Home to over 500,000 artifacts, the Robert S. Peabody Institute of Archaeology preserves pieces of pottery, stone tools, and photographs that are used by students and researchers alike. The fluctuation of humidity and temperature in the building, however, has threatened to degrade thousands of relics.
In 2016, the Peabody began planning a renovation to correct this problem. Currently, staff members are working on moving the collection to the basement, an area where they can control the environment in an attempt to preserve the remnants of history for future generations.
Ryan Wheeler, Director of the Peabody, said, “We have really no control over the temperature and the humidity [in the current storage locations]. It’s really the humidity that’s the challenge. It can become a low eight percent and there are other days where it ranges over 70 percent. That’s a big switch. Environmentally, that’s bad for all these collections. It can degrade them to the point where they are sort of deteriorating and falling apart.”
In the past, the archeological and photographic archives have been stored all over the building in wooden shelves; however, many of the wooden shelves are also contributing to the deterioration of artifacts.
Wheeler said, “I really hate the wooden cabinets as their wood [has] rotted, which means that microscopic organisms are actively eating them and dropping dust down onto the objects.”
Will Zinterhofer ’19, who helps in the Peabody for his work duty, wrote in an email to The Phillipian, “The renovation is necessary because there are so many fragile artifacts in the Peabody that need to be stored in a safe area so that the [Peabody] can continue studying and displaying the objects.”
The archives will be transitioned to new shelves in the basement, which will be able to move in order to take advantage of the space, operating similarly to shelves in a large university library. The floor and ceiling of the basement will also be sealed to keep out moisture, according to Wheeler.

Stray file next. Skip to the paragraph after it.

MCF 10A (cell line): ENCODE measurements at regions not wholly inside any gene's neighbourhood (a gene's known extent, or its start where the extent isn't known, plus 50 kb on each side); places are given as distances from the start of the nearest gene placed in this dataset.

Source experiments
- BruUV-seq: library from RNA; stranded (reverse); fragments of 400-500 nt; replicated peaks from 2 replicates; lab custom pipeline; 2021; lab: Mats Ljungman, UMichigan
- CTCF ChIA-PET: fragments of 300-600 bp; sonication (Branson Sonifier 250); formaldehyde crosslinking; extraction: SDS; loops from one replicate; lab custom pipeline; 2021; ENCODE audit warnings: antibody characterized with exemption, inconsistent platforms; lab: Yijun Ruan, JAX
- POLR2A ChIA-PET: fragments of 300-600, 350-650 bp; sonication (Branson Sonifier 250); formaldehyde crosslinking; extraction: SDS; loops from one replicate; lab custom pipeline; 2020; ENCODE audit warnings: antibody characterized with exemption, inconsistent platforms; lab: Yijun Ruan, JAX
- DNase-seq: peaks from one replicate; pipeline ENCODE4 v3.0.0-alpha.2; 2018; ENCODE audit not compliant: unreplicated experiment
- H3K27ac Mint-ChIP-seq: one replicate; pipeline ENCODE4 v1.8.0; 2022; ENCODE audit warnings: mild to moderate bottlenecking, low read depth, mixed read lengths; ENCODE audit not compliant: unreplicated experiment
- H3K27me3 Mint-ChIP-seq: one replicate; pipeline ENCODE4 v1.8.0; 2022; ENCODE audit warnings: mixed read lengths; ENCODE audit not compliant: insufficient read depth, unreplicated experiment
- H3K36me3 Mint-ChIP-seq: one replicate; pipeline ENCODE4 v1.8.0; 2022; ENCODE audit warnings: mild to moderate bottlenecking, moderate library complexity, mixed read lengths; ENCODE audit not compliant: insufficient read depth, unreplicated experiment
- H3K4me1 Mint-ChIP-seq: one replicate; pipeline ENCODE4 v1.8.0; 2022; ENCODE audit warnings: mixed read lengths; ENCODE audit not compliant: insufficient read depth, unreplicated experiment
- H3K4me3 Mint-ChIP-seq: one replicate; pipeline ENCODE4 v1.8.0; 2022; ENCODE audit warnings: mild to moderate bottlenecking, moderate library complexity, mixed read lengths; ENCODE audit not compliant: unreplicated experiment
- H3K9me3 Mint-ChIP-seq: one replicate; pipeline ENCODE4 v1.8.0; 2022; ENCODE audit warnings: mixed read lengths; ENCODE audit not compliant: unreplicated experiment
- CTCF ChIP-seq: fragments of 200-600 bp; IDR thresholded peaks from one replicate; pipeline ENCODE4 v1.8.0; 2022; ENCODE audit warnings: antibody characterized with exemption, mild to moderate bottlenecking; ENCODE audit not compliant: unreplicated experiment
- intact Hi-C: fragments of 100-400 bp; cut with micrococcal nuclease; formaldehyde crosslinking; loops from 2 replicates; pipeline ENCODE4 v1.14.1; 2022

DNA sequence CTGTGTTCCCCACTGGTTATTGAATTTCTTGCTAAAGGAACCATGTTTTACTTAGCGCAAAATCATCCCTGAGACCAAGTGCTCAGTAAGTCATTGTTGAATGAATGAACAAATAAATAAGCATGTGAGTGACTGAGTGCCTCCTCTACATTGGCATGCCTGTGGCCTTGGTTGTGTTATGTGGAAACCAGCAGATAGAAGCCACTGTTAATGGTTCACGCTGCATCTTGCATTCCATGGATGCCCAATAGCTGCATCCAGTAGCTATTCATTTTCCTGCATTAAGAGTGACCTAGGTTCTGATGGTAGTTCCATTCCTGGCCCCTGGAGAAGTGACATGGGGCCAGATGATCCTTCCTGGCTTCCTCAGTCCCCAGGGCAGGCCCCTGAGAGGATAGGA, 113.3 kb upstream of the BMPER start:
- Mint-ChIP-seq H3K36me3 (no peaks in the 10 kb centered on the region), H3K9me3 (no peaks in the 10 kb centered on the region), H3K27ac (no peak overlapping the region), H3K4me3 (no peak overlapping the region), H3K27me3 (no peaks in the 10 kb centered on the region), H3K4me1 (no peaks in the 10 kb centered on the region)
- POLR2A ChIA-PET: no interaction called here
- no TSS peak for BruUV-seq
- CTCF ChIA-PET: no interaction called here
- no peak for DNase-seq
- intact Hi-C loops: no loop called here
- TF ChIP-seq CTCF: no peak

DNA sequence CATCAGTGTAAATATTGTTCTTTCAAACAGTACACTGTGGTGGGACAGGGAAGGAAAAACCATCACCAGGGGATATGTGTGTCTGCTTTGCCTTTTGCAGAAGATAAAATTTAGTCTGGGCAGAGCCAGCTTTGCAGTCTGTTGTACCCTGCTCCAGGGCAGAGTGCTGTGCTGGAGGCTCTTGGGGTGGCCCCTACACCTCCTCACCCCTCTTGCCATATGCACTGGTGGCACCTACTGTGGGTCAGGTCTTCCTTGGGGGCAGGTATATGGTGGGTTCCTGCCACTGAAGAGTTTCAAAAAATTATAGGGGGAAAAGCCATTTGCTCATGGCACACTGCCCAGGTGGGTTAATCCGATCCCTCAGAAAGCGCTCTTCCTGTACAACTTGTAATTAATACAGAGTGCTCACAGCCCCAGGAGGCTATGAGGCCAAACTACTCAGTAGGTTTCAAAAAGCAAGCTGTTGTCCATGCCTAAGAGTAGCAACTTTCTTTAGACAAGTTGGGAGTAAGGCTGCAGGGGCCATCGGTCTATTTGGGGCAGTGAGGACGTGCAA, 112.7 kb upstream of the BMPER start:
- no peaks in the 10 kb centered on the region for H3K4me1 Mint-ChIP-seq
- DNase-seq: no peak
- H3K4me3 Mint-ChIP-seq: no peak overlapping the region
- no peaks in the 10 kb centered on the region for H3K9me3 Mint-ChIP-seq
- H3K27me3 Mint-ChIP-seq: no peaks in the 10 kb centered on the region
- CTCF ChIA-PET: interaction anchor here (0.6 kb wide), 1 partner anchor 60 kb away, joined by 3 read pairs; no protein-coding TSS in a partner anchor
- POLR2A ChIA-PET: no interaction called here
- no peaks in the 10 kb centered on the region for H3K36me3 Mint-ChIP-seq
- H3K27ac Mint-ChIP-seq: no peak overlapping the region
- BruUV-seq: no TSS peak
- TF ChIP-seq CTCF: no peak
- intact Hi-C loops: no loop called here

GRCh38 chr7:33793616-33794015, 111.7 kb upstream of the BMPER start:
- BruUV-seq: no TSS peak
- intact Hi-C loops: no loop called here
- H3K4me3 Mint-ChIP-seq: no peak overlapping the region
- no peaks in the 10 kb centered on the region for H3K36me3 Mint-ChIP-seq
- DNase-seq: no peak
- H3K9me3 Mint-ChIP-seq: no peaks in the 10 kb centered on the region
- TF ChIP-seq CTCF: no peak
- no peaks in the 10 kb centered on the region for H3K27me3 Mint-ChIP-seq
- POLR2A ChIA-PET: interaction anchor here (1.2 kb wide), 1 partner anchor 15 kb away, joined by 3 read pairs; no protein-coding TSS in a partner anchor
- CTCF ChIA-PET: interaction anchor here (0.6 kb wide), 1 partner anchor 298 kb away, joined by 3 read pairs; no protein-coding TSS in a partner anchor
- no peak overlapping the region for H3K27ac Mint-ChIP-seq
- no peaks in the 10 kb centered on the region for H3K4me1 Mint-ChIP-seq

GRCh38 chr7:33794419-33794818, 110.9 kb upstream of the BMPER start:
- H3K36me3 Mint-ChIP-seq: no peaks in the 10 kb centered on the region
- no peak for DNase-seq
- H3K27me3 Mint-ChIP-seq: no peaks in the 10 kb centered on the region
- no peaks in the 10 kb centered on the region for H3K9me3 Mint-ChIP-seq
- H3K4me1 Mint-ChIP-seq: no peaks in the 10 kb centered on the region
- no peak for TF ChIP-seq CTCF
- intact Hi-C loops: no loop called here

“We spent a lot of time with vendors working out what we wanted it to look like. We need to keep it so that regardless what’s happening outside — cold days, hot days, humid days, dry days — it stays pretty much within a narrow range so that we don’t have crazy bounces,” said Wheeler.
According to Wheeler, the project will cost $1.5 million as a whole.
Marla Taylor, Curator of Collections at the Peabody, said, “We used [part of ] the money to buy archival boxes that are custom sized. One drawer turns into two boxes. We have over 2,100 drawers total in the institute and we have 1,489 left to [move].”
One issue in moving the artifacts is that the Peabody does not have a coherent list of all of their inventory, due to diverging cataloging styles that have developed throughout the years, according to Mitchell Duerr ’19, who helps in the Peabody for his work duty.
Although the lack of records will make it more difficult for staff members to keep track of the items during transit, one of the institute’s other main
goals in the renovation is to compose one complete catalogue.
In the past, the various catalogues were all handwritten, but after the renovation, the catalogues will be available in an online database, according to Taylor.
Some students, such as Duerr, are helping to catalog the artifacts in the Peabody Institute as their work duty. The students write down the names and reference number of each artifact on an online spreadsheet, and after marking them down, students and staff organize each artifact into cardboard boxes.
Duerr said, “We’re just uploading [the content from the old catalogues] into a spreadsheet so that you’ll be able to search for them without having to flip through a 100-year book all written in cursive.”
This process of the digitization of the archives will lead to a smoother and more organized transition into the basement. And although students are helping with the cataloging, the institute will hire more employees in order to catalogue and reshelf the entire collection, according to Wheeler.
The staff is excited for the change to come and will continue their efforts to save the work that the institute has compiled over the past 100 years, according to Taylor.
Taylor said, “We will take these things that are hundreds of thousands of years old and finally put them into a space where people can utilize them. What’s the point of having all of this if you never see it, if nobody knows that it exists, if researchers can’t access it, if teachers can’t access it? What is the point of continuing to keep it?”